Since there’s a few lanes post-college where one could take a graphic design degree, like coding an app, or designing book layouts, I found myself into a weirder, less popular lane that as a result got less ironed out in school.




You’re currently working for NC-based Cape Fear Market and NYC-based Stay Cool NYC.

What would you say is the most important piece or aspect of keeping a brand’s identity intact in your designs, evaluating what is best for the community, and reflecting on it?


Through working with brands in a bunch of different places, I think the biggest aspect of a brand’s success is their ability to build a community based around the place or space they want to exist within.

I used to have these marathon calls with Bradley Carbone of Sneeze Mag, coming out of school when work was slow and finding my place was still hard. Throughout those calls he would tell me about the most important aspects of brands, which is their community.

One thing I really latched onto was how a brand’s consumer contextualizes the brand. That changed my entire view on how to design for a brand. Where to look for references, collaborations, everything comes from who the

brand wants its consumer to be.

“Through working with brands in a bunch of different places, I think the biggest aspect of a brand’s success is their ability to build a community based around the place or space they want to exist within.”

This feels obvious, but thinking more into it, the brands I see having the most success are those doing these things intentionally. I think Born x Raised in LA and Andrew in Miami, as well as Supreme of course are amazing examples of this. They do collabs with places that build upon where they exist and push the culture of those places forward.

With Staycool, that place to the founder has always existed as nostalgia, so we are pushing into that more than ever before. Think of some brands you might find nostalgic to your childhood, or what you saw on tv growing up, because you’ll start to see it more in Staycool’s product soon.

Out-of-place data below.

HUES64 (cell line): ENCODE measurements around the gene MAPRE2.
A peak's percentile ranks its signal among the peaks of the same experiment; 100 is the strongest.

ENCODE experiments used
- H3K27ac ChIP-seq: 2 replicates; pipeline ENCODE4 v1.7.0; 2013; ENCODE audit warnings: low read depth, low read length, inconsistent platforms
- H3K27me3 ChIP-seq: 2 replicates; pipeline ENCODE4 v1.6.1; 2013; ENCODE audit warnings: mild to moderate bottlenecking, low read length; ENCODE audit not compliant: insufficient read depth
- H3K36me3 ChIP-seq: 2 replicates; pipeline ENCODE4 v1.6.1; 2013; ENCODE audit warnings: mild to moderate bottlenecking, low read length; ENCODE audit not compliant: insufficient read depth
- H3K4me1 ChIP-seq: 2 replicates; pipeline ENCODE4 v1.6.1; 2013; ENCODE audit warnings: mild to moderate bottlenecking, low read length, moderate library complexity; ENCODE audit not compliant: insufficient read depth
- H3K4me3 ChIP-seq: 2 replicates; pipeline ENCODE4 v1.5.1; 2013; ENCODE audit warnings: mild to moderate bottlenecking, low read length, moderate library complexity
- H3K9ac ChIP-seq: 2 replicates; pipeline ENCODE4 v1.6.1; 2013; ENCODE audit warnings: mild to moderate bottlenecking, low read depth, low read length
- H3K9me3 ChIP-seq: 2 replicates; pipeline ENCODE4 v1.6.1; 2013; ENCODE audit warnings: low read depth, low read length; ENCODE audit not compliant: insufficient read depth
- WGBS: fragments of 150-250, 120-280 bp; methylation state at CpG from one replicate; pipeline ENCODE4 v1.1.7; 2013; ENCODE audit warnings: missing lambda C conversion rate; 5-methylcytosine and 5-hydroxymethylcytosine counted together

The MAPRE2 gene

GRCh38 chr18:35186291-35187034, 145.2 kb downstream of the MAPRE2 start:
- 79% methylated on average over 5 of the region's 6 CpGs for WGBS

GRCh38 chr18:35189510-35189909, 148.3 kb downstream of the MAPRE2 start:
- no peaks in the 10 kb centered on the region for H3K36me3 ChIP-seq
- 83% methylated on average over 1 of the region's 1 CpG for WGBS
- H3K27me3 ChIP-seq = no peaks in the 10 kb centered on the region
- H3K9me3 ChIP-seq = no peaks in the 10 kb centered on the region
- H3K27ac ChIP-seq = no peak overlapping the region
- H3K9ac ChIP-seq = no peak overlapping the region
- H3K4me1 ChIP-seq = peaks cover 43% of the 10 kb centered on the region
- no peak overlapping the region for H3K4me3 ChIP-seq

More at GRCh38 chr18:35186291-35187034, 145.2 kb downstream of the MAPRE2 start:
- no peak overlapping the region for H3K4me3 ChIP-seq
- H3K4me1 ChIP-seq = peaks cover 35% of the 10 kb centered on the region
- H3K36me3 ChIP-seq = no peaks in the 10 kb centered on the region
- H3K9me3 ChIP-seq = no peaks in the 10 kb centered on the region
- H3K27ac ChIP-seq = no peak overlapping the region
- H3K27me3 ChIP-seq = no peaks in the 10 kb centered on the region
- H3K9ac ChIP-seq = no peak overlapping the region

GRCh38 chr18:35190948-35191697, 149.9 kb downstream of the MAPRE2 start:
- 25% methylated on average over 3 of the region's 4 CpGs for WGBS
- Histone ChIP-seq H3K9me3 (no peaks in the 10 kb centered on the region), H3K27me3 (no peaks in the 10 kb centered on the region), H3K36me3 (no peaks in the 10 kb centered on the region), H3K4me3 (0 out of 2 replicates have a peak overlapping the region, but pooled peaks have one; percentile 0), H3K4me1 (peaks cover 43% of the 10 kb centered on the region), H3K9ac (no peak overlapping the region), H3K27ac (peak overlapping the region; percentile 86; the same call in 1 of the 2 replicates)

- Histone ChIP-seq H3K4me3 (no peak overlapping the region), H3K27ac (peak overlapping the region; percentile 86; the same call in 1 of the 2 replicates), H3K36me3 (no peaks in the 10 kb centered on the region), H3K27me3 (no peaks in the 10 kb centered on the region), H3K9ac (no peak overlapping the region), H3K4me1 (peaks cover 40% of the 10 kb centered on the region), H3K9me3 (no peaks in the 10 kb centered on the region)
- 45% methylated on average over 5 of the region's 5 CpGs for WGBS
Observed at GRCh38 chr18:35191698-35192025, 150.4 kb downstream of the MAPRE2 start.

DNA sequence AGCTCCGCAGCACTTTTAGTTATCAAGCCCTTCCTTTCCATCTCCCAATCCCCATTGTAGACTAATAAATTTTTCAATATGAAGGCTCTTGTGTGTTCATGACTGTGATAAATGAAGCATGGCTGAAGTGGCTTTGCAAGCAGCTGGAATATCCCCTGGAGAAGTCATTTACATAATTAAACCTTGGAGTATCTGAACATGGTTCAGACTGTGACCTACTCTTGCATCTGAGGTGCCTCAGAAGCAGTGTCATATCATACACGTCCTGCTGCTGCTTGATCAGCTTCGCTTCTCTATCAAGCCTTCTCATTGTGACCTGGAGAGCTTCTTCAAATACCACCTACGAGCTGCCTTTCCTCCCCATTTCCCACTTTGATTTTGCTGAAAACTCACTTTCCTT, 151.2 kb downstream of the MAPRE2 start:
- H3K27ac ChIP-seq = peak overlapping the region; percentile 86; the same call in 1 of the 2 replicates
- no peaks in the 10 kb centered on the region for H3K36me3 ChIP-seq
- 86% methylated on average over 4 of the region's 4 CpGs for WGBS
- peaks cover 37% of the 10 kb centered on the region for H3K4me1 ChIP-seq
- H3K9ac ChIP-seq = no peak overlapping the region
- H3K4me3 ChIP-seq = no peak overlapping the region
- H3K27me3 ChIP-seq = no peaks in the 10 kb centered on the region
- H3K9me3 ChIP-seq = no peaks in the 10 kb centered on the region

Photos: Calvin Ogden


Your Design Studio, HUMAN RESOURCES, has done impressive work for companies like 4WORTHDOING (4WD), A New York Thing (ANYTHING), Rowing Blazers, Bruce Glen Collection, and

Warm and Wonderful to name a few.

Photos: Calvin Ogden


What are some of the coolest moments/highlights/stories you’ve had working for these brands?


I mean there's the obvious like getting to work with brands like Supreme or Gucci. For sure the time I accidentally made a custom set for Maluma’s Madison Square Garden concert would be up there. The photos of him wearing it on stage also turned out so good too.

There are those little ego boost ones like seeing people rocking with what I've made, like Emrata,

Pete Davidson, or

Timothy Chalamet.

But for me, I think seeing people I personally look up to wearing it is cool too like Kunle Martins of Irak and Hank Korsan being shot by Ryan Mcginely for the collection I designed with Aaron Bondaroff for his art practice/brand, 4WORTHDOING.

A cool moment for me was seeing Alastair Mckimm of I-D repost a tee I also did for Aaron a few years back.

Photos: Calvin Ogden


There are also weird ones like seeing A24 make shirts with the same Hex colorway of a t-shirt I put as a link in a job application I sent into them and never heard back from lol. I’m not really sure if I’m to be flattered by that, but it was cool to see.

My favorite thing to come out of my career I guess you can call it so far is befriending the people I looked up to in college.

Just the other week for example I ended up at Ari’s apartment and we just sat on his couch and watched the MTV music video channel on his TV for hours after buying matching hats at the Polo Mansion. He lowkey has become like my New York uncle and it's so fun.


How has working for these different brands changed your personal style?

Have all of them influenced you in their own way?


I don’t know if per se they’ve changed my personal style, but more so I kind of adapted where I want to work around my own. I never really applied or reached out to any place I didn’t want to work with; knowing that the worst that could happen was being told no kept me going until stuff started picking up.

I think having the personal freedom to work with the clients and people I wanted to work with post-graduation was the biggest career goal of mine and I’m happy to be getting there slowly but surely.



What’s in store for you in the future?


Hmm, there's some career decisions of mine I don’t necessarily regret, but ones I’d be happy to see roll around again in a different form. I had the chance to work with a few of the biggest brands out there and I dipped out of them because I wanted to stay in New York, and I am happy with that decision but to work with them again would definitely be a milestone for me.